This issue cannot be improved until you deal with the bigger pieces. For example, providing rent subsidies so that people can be housed immediately—an integrated approach that includes having services such as therapy and rehab. Yes, this kind of human-centred approach takes time, but it’s not as though mayor Tory’s approach was quick. His might have looked faster because the encampments were forced out in two days, but that’s not solving the problem. Displacing people hasn’t worked.
Bike lanes were another major election bogeyman, though some have said that this was a tactic certain candidates employed to rile up suburban voters.
Well, if it was, it didn’t work. I have strong support in the suburbs. It’s funny because every councillor except one voted to extend the Bloor bike lanes. Bike lanes are not actually controversial at city hall.
It’s impossible to talk about you and bikes and not think about that iconic bicycle built for two. Your 35th wedding anniversary is coming up. Do you still celebrate that occasion?
I do. Jack’s birthday is July 18. Our wedding was the first week of August, and he passed away on August 22. The organization I ran, the Institute for Change Leaders, gives out scholarships and awards to activists and community leaders as part of the Layton Legacy project.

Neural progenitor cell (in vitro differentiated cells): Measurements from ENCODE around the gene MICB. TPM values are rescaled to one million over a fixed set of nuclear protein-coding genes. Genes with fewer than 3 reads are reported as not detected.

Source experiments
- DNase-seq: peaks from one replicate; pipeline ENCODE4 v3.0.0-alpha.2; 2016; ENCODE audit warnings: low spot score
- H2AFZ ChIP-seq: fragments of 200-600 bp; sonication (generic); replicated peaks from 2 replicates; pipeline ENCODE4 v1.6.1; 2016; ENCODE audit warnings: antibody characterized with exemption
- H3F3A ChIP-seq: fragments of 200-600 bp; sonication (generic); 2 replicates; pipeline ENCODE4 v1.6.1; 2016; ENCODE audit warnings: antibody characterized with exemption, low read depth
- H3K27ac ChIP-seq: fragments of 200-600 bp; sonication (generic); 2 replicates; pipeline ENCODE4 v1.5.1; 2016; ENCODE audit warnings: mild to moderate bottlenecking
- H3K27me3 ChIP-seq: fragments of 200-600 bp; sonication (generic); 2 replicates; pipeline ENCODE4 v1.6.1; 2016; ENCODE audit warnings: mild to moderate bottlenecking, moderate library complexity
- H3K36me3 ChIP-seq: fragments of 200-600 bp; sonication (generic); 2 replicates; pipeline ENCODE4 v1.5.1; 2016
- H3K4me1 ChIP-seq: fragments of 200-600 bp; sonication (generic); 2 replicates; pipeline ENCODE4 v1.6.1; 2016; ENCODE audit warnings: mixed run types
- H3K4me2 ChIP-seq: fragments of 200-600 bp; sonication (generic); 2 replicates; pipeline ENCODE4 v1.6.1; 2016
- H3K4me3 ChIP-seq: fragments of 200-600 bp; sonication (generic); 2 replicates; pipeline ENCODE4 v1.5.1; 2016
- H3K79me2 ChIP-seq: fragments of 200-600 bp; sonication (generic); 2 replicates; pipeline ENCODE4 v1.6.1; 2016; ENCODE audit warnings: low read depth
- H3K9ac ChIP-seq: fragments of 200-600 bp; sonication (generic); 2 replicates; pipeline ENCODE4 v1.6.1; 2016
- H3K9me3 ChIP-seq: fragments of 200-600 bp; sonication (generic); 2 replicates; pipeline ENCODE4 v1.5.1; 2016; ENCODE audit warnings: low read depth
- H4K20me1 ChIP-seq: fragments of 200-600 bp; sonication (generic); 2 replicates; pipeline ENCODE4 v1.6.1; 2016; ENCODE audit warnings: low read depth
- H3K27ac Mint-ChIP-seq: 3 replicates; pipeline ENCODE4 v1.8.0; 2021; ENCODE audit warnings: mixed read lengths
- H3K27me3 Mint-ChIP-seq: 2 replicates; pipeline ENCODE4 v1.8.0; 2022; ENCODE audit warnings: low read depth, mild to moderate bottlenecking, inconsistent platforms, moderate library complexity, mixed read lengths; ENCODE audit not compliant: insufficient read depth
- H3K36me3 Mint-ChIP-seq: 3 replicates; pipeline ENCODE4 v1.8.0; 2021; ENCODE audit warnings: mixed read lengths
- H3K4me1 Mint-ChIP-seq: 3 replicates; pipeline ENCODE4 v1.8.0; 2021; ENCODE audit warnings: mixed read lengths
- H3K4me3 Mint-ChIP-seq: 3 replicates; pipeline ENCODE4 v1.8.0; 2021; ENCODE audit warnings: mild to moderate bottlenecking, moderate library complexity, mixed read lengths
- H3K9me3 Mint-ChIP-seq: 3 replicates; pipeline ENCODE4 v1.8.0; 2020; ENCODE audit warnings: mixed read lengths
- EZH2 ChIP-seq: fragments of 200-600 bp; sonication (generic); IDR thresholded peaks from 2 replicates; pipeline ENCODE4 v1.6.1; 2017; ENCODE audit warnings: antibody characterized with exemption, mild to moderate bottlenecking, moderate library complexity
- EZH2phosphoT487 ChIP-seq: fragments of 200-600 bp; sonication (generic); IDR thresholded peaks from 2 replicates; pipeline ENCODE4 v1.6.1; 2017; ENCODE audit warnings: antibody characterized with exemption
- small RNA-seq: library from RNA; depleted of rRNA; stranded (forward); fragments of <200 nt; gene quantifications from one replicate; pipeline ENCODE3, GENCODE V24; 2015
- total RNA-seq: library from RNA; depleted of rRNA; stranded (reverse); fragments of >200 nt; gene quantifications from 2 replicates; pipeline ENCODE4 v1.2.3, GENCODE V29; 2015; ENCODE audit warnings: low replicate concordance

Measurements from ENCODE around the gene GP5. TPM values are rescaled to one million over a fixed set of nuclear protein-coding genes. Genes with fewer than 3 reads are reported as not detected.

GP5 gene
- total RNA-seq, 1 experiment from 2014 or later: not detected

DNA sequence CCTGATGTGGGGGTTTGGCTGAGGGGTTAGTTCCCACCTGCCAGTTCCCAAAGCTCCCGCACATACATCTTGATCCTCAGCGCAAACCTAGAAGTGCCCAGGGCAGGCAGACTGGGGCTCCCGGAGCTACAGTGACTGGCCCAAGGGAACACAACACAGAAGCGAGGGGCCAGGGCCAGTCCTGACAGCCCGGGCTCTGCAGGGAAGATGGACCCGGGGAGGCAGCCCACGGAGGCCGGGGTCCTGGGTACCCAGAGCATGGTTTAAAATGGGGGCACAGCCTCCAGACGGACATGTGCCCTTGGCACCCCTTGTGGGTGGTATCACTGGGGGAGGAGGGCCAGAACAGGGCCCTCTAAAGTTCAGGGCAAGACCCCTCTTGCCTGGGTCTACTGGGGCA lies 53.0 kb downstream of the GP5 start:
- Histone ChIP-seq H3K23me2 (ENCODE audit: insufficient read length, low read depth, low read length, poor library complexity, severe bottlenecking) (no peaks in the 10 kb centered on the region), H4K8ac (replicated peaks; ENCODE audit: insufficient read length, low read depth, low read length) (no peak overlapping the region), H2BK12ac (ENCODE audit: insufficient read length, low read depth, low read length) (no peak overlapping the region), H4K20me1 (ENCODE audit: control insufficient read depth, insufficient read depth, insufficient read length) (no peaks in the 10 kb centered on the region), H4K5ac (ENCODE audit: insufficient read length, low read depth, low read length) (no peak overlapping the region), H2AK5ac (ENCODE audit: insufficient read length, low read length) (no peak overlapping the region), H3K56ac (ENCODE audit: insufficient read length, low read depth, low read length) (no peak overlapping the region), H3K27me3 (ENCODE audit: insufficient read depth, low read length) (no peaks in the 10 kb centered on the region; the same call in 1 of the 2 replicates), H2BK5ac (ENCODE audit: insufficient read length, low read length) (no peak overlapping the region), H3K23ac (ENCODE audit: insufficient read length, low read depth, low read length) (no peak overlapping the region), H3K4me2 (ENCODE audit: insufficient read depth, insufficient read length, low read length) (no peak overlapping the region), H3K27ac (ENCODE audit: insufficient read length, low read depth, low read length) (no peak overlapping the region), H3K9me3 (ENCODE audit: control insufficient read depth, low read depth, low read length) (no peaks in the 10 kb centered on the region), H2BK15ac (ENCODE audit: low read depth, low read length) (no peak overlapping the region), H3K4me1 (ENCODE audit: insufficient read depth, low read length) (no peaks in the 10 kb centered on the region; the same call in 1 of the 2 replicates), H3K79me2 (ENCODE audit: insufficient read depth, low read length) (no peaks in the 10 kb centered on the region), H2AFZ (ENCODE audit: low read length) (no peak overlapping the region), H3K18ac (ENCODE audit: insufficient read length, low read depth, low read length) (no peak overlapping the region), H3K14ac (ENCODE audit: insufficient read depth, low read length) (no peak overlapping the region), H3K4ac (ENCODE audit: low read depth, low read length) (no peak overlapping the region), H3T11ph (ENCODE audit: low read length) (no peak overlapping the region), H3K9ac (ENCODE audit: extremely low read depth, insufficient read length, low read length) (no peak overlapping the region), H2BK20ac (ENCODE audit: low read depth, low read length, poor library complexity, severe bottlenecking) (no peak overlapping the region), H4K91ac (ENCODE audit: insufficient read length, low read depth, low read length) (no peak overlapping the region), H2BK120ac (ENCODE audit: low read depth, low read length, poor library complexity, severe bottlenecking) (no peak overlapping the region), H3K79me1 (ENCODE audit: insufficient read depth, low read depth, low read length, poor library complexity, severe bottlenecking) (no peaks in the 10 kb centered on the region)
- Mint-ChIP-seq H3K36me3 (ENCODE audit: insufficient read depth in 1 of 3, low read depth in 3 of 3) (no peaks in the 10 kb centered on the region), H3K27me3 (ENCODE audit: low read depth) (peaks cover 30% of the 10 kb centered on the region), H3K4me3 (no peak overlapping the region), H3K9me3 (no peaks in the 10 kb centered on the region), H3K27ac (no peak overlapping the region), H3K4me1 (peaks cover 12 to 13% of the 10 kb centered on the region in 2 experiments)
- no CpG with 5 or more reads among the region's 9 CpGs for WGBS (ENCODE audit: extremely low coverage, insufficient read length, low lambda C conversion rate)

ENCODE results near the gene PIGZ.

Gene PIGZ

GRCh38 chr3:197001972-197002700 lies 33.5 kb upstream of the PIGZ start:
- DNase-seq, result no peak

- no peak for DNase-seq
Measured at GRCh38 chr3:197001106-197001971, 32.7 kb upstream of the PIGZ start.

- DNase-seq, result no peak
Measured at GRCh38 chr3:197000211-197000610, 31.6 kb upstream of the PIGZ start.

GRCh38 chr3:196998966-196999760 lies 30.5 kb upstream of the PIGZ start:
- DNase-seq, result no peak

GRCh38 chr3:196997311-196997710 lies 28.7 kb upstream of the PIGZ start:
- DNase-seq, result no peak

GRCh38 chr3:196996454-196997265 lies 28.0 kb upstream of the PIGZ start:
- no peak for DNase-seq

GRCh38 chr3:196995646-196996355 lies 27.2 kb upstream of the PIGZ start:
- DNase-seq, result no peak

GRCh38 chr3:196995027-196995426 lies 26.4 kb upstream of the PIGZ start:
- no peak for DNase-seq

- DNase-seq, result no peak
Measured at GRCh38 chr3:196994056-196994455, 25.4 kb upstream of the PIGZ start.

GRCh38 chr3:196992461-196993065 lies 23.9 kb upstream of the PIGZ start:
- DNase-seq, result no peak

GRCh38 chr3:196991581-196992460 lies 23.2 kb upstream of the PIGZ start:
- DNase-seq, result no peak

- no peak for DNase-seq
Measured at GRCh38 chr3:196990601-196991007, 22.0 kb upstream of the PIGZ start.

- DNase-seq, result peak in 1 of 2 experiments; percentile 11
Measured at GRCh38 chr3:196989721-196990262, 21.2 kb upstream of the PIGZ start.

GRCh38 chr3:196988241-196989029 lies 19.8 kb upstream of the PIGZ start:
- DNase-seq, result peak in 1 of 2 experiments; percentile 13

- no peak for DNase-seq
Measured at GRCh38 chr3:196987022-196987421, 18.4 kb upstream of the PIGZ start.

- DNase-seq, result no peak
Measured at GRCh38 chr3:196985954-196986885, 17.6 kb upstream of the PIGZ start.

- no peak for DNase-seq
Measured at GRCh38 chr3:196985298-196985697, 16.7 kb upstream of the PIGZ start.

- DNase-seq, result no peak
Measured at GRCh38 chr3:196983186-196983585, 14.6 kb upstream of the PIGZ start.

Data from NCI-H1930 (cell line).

That is a very Olivia-and-Jack way to mark a special occasion, but is there anything more personal that you do?
I get together with Jack’s children and our grandchildren, and we visit the cemetery. In fact, you’ve just reminded me that I need to renew the contract for watering the flowers at his grave site. I’ve been a little busy.
Any particular type of flower?
Lavender—Jack’s mom always loved lavender.
Observers have credited your win, at least partly, to a greater sense of authenticity compared with your 2014 campaign. Was that a conscious effort on your part?
Yes. This time around, I wrote my own speeches, whereas last time most of them were written by someone else.
Does Olivia Chow ever have a slothful moment?
I do. When I was out on my paddleboard with my grandchildren, I just floated about and watched the sunset. I got some amazing photos.
So the Lake Ontario sunset is your Netflix?
Yes, that is definitely true.
This interview has been edited for length and clarity